There’s a lot of bandwidth being expended on the (likely) Supreme Court decision that was leaked, ostensibly overturning Roe v. Wade. But it’s not the possible overturn that I find concerning – I agree with those who think Roe was a massive overstep of authority by the Court, but what I’m concerned with is the leak itself. Excerpt:
Almost to a person, from Minority Leader Mitch McConnell on down, Republicans have condemned the unprecedented leak. Hawley clerked for Chief Justice Roberts and still remembers the lecture he received on Day One of his clerkship. Long story short, he told RCP, “You are ethically bound never to disclose the details about an opinion or a case.” Each of the clerks, usually a number between 27 and 36 per term, knows the rules. It is why the high court is considered leak-proof. It is also why when Hawley heard the news, he was left “in shock and disbelief.”
The Supreme Court operates in secrecy. One relatively recent and former clerk told RCP that discretion is necessary for justices to debate in good faith, often trading incomplete drafts of opinions between themselves and across the ideological spectrum. Take that away, the former clerk added, allow the court to leak like, say Congress, and “it is very dangerous both for how it functions but also for the justices’ individual personal safety.”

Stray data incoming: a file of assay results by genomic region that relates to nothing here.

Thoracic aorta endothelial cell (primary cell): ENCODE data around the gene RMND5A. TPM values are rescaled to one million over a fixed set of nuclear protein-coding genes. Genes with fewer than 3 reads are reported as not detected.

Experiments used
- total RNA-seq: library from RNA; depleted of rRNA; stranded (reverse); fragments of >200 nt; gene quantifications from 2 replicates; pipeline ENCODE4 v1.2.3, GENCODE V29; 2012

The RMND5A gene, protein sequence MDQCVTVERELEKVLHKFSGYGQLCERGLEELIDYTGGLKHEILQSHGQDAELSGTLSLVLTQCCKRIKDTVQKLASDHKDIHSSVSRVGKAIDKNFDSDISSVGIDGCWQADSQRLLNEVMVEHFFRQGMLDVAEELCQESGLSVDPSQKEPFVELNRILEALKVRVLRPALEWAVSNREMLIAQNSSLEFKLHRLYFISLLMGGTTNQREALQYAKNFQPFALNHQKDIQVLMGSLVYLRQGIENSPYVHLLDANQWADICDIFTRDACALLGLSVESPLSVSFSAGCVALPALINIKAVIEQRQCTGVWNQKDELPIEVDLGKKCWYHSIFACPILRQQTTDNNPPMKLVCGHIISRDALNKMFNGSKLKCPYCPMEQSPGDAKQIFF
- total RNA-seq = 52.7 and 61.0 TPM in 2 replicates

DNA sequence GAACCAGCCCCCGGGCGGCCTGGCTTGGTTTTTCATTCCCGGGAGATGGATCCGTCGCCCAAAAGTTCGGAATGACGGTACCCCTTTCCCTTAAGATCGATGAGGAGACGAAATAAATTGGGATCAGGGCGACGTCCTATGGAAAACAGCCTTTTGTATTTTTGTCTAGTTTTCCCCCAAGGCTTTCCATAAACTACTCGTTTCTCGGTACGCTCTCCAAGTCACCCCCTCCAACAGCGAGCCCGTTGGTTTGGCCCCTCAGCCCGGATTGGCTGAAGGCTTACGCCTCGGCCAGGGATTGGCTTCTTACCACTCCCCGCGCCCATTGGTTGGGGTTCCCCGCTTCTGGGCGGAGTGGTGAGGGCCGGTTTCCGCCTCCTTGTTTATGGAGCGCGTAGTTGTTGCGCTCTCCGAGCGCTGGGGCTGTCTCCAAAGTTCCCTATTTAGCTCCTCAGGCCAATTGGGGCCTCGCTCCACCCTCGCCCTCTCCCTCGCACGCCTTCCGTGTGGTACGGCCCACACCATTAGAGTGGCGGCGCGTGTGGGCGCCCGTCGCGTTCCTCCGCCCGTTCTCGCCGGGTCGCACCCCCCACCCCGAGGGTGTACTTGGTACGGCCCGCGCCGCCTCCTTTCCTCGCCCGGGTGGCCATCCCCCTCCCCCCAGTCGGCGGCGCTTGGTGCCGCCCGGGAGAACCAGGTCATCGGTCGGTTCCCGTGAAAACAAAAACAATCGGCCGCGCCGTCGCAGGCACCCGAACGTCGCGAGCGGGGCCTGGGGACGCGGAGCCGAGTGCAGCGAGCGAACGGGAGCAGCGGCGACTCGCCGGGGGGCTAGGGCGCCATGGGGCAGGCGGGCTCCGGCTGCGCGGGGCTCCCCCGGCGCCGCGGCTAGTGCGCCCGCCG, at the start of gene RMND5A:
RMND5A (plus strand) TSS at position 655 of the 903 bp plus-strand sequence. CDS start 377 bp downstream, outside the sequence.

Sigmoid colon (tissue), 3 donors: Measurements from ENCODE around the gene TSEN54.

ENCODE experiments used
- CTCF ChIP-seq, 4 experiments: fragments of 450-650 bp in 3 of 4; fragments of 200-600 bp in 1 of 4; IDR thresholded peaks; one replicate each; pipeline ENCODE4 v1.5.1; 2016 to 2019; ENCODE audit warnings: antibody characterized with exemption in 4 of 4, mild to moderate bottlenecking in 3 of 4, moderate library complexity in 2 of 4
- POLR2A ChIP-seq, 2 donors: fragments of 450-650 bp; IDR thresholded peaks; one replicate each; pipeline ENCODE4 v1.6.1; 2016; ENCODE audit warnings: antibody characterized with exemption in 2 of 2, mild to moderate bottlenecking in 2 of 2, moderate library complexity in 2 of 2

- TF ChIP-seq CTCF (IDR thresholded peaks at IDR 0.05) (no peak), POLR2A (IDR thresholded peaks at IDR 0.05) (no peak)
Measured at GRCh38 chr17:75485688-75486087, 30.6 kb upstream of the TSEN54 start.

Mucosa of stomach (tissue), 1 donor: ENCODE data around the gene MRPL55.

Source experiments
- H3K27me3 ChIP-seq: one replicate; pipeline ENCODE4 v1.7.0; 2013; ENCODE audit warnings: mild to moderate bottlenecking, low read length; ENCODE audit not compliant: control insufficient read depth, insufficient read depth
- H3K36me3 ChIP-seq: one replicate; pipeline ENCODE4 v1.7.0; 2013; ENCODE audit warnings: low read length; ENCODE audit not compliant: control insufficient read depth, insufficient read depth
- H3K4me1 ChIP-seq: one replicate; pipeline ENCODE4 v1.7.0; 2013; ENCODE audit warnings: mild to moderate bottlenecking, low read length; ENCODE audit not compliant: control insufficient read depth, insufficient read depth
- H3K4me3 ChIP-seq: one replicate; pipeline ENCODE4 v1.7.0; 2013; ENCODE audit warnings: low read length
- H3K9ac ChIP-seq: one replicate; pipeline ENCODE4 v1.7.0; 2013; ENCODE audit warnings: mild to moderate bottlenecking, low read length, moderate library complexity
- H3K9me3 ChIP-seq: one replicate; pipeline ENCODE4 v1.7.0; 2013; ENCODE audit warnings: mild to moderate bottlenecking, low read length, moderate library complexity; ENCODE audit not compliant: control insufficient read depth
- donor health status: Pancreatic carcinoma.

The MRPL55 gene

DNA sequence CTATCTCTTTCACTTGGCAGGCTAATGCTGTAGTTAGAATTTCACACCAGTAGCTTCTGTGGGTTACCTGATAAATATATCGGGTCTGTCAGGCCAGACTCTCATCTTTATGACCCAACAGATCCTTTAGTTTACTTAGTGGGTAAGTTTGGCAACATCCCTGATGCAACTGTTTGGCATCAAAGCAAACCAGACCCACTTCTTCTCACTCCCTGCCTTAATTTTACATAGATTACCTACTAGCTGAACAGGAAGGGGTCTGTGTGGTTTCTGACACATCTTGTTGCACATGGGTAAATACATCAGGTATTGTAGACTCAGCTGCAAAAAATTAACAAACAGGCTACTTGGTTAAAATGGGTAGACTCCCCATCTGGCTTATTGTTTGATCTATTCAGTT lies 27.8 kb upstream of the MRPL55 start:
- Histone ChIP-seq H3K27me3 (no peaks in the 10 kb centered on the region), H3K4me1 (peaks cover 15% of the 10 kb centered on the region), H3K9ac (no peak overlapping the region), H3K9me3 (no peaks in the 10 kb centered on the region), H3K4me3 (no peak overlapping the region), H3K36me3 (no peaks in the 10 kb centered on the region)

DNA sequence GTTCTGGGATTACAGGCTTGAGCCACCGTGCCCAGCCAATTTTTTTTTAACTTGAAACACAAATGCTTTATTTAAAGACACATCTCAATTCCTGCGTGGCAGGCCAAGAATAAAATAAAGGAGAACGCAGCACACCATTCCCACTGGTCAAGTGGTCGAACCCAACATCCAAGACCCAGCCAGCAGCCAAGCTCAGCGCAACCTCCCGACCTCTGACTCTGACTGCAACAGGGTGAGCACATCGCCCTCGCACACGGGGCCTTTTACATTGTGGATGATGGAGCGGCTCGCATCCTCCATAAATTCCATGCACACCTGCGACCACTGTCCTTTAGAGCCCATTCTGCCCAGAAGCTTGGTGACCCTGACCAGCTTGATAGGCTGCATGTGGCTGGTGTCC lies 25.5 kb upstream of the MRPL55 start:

Hawley agreed on the immediate practical matter. He called on Congress to provide the justices with additional security if needed, and then he declared that his old boss was weathering “unprecedented pressure tactics,” an attack “on the integrity of the court.” Roberts condemned the leak in a statement, calling it “a betrayal of the confidences of the Court.” He directed the Marshal of the Court, security police answerable strictly to the judiciary, to immediately launch an investigation into the source of the leak. Hawley said his legacy hangs in the balance.
Note again the lead sentence in that second paragraph: The Supreme Court operates in secrecy. Whoever has violated that trust must be identified, charged, prosecuted, and punished. If possible under the law, I’d like to see the leaker barred for life from working in any legal or legal-aide position, anywhere.
What’s concerning about this isn’t necessarily the leak itself. It’s the (almost certain) reason behind the leak. Whoever leaked this, and I’d bet serious money on this, did it to try to intimidate the Court into changing this draft opinion. And that assessment of intent is supported by the uncanny speed with which pro-abortion protestors showed up at the Supreme Court building. So, not only a breach of security – not only a blatant attempt at intimidation of Supreme Court Justices – but likely a criminal conspiracy as well.
I’d ask where this all ends, but history is replete with examples as to how this kind of thing ends, and it never ends well.